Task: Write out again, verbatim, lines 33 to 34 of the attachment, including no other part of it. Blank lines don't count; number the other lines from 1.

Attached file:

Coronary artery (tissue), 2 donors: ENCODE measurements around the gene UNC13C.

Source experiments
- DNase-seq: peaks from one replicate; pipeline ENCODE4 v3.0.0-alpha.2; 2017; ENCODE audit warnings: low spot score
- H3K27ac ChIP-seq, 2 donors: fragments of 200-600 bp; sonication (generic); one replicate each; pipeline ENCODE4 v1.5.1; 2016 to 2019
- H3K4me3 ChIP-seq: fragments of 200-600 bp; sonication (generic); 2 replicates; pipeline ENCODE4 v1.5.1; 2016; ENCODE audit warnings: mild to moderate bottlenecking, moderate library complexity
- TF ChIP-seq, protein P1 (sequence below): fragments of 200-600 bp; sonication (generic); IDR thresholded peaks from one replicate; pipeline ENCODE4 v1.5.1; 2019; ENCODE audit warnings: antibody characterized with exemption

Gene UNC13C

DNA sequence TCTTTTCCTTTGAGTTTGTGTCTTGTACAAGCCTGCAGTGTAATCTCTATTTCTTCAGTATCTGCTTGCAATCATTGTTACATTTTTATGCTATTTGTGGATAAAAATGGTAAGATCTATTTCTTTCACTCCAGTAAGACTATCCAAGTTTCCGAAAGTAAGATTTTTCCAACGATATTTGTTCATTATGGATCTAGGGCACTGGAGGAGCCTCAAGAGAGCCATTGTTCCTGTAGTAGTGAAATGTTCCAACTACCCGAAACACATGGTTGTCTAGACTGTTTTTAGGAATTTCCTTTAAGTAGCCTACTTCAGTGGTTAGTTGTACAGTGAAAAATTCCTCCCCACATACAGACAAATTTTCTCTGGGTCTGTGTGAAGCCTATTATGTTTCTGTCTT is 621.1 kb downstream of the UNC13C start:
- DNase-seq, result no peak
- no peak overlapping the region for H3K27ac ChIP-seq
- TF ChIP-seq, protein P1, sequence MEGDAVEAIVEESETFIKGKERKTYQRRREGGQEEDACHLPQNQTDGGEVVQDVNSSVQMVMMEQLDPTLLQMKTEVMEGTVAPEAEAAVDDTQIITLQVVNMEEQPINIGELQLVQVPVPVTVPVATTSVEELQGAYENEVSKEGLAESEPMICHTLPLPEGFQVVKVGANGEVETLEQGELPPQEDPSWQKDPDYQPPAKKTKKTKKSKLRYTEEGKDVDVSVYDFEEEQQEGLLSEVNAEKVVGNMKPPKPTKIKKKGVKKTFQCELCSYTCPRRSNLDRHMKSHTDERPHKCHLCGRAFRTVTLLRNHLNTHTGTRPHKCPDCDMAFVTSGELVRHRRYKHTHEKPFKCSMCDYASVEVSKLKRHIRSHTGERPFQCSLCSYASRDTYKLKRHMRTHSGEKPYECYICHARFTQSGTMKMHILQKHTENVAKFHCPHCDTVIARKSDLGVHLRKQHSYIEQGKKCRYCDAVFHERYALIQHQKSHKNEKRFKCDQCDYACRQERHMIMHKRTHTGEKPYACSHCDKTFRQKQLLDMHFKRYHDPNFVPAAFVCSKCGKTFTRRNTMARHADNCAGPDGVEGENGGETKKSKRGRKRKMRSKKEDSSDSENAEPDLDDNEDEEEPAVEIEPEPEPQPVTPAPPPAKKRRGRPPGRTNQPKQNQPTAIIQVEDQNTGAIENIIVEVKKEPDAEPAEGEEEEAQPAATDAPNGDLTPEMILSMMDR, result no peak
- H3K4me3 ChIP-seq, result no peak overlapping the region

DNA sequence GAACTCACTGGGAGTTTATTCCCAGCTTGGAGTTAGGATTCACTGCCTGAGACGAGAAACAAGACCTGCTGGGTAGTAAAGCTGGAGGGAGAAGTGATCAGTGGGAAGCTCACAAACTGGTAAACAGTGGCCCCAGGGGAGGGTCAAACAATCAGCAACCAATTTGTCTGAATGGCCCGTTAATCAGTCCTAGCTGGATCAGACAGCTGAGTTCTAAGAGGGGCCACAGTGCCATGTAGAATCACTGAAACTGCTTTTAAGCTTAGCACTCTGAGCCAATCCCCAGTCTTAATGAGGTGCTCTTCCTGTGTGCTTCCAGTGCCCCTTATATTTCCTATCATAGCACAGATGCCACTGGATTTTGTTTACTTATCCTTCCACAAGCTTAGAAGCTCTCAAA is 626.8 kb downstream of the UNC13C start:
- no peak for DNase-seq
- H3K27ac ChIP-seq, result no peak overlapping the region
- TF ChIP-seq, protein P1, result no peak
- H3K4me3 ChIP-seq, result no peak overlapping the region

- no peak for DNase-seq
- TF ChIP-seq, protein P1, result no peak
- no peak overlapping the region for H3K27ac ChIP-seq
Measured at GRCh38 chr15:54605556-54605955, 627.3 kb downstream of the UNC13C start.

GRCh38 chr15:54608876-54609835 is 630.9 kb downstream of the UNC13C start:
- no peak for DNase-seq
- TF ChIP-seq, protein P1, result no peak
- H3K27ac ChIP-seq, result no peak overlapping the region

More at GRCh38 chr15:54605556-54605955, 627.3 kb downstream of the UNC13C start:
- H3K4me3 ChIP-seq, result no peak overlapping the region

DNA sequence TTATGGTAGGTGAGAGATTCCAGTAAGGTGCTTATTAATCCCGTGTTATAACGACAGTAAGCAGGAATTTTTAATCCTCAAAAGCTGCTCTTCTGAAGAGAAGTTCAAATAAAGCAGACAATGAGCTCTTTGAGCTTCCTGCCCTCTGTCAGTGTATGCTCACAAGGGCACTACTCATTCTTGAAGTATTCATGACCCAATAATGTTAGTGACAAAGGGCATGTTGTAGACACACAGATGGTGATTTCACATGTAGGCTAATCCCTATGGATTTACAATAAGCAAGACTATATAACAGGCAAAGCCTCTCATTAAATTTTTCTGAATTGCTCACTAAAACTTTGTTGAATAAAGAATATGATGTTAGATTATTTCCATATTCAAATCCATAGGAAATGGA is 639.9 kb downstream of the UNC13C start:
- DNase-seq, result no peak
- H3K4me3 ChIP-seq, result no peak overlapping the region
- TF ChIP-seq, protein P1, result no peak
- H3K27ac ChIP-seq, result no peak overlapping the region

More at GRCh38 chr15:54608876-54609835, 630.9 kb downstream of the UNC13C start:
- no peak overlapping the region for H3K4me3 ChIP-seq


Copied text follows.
More at GRCh38 chr15:54608876-54609835, 630.9 kb downstream of the UNC13C start:
- no peak overlapping the region for H3K4me3 ChIP-seq